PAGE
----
Roca had argued that the city’s social media policy illegally infringed on his First Amendment rights, and that his statements were true and therefore were not defamatory. He also made the case that his statements were on matters of public concern; a Holyoke Police Department rule bars criticism of the department “except on matters of public concern.”

Roca also said that other officers have not been fired after breaking the law — driving drunk, for example — losing firearms and other misconduct.

“(They) never investigated any of my allegations to see if I was lying,” he said. “Where’s my due process in that?”

In a legal opinion sent to Murphy, which Roca provided to the Gazette, Assistant City Solicitor Kathleen Degnan said that Roca’s public statements were not protected by the First Amendment, and therefore the police chief’s order for him to remove the video was lawful.

She wrote that she believed Roca’s public statements to be “untruthful” and “self-serving,” and that he made them with the intent “to defame the Holyoke Police Department.”

“In my view, the violation of Rule 3 of the Holyoke Police Department rules alone is just cause for the five-day suspension and termination because police officers must follow lawful orders,” Degnan wrote.

Roca also took issue with the fact that a Nov. 5 hearing on his case took place at City Hall without him. He said he was in the hospital due to stress from the situation.

Degnan said in her report that she offered him the ability to participate via telephone and that she did not receive a physician’s note with sufficient detail to verify that he could not participate in the hearing.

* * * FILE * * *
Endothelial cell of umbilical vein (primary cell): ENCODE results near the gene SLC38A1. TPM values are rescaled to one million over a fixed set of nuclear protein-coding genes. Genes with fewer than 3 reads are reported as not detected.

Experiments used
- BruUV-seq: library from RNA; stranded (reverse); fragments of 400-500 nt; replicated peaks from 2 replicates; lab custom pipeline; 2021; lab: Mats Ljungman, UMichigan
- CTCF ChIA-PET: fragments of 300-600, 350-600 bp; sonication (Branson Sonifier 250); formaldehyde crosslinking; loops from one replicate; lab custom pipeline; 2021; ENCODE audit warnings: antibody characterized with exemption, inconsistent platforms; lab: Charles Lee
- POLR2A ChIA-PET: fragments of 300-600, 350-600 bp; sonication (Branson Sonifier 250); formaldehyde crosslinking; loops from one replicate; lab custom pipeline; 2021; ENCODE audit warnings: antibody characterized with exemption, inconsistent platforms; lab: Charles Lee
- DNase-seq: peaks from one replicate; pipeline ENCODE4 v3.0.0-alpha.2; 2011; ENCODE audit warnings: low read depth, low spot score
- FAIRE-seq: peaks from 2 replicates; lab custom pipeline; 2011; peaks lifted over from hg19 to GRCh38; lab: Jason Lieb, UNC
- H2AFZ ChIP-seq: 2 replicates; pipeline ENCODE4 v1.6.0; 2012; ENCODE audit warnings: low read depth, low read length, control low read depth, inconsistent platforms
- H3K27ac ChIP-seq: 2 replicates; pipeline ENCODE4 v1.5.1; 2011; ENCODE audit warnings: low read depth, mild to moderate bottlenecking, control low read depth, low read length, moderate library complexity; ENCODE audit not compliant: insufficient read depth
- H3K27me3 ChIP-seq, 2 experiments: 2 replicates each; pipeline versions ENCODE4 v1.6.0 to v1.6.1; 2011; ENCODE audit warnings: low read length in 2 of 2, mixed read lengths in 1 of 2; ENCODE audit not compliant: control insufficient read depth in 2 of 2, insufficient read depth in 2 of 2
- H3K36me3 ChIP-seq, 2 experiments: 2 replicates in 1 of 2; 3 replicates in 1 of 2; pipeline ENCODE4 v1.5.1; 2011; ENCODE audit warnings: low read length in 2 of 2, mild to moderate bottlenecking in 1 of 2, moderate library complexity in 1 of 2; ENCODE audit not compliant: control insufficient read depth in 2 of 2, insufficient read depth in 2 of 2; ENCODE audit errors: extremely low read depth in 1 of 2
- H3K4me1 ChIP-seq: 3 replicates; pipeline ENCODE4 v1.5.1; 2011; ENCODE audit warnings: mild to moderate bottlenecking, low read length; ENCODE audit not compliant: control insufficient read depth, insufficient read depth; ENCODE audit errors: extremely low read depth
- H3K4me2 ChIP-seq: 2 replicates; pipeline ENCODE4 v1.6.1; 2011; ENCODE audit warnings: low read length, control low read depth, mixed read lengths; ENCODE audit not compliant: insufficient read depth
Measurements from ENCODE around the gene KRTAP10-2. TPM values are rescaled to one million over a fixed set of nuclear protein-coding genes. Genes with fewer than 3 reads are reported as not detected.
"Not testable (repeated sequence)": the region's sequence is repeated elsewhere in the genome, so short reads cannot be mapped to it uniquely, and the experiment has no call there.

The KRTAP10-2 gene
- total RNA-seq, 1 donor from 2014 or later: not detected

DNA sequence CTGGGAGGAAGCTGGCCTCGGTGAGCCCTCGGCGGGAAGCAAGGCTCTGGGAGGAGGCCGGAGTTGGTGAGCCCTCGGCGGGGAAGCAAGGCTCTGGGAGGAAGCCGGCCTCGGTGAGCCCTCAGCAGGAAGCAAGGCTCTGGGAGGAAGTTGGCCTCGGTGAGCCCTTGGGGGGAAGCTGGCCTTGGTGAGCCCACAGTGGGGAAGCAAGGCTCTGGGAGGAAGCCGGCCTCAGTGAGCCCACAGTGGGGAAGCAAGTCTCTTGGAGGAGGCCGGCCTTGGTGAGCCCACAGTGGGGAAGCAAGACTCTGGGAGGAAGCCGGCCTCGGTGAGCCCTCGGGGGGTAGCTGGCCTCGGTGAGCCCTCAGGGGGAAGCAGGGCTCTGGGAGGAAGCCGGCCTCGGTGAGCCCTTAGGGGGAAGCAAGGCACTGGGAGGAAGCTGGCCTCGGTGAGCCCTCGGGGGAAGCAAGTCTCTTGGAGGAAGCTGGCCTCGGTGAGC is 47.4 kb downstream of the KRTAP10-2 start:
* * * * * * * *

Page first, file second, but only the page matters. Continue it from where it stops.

Needed resolution

Murphy said that Roca had been on paid leave for eight months, and that the city needed to resolve that matter. He said that ultimately there was sufficient cause to terminate Roca.

“There were obviously violations of police procedures,” Murphy said. “Obviously, you have to have some kind of command in the police department ... If you’re in the police department, you have to obey orders.”

Because Roca has filed an appeal, the state Civil Service Commission will now determine whether his discipline will stand. Roca said he also plans to file a lawsuit over his treatment.

Roca said he has received support from former co-workers who are scared to speak out and from many others in the city. He said he is disappointed with how city officials reacted to his allegations.

“Not a single person from City Hall or city government reached out at all,” he said. “I wasn’t looking for them to be on my side, but you’d think if somebody was making allegations about their city they may have questions themselves.”

Following Roca’s allegations, the Gazette obtained and analyzed Holyoke Police Department records tracking overtime pay and hours. The analysis found that 15 officers were paid more than 500 hours of overtime in fiscal year 2020, including four of the department’s five highest-paid officers, who earned hourly overtime rates ranging from $94 to $109 an hour. Three of those officers claimed more than 800 overtime hours that year, and another claimed more than 1,200 hours.

During the mayoral campaign, Garcia’s opponent, At-large City Councilor Michael Sullivan, responded to the Gazette’s reporting by calling for an audit of the police department’s “handling of state and federal grant programs,” calling the use of overtime “excessive.” Garcia responded to say that he, too, would support an audit.

In an interview last week, Garcia said he planned to follow through with an “assessment” of the police department, later adding: “This is not an investigation, it’s an assessment.”

As for Roca, he said he doesn’t regret posting the video or making the allegations.

“I’m very confident that something is going to come of it,” he said. “Whether it’s now or later, we’ll see.”

Dusty Christensen can be reached at dchristensen@gazettenet.com.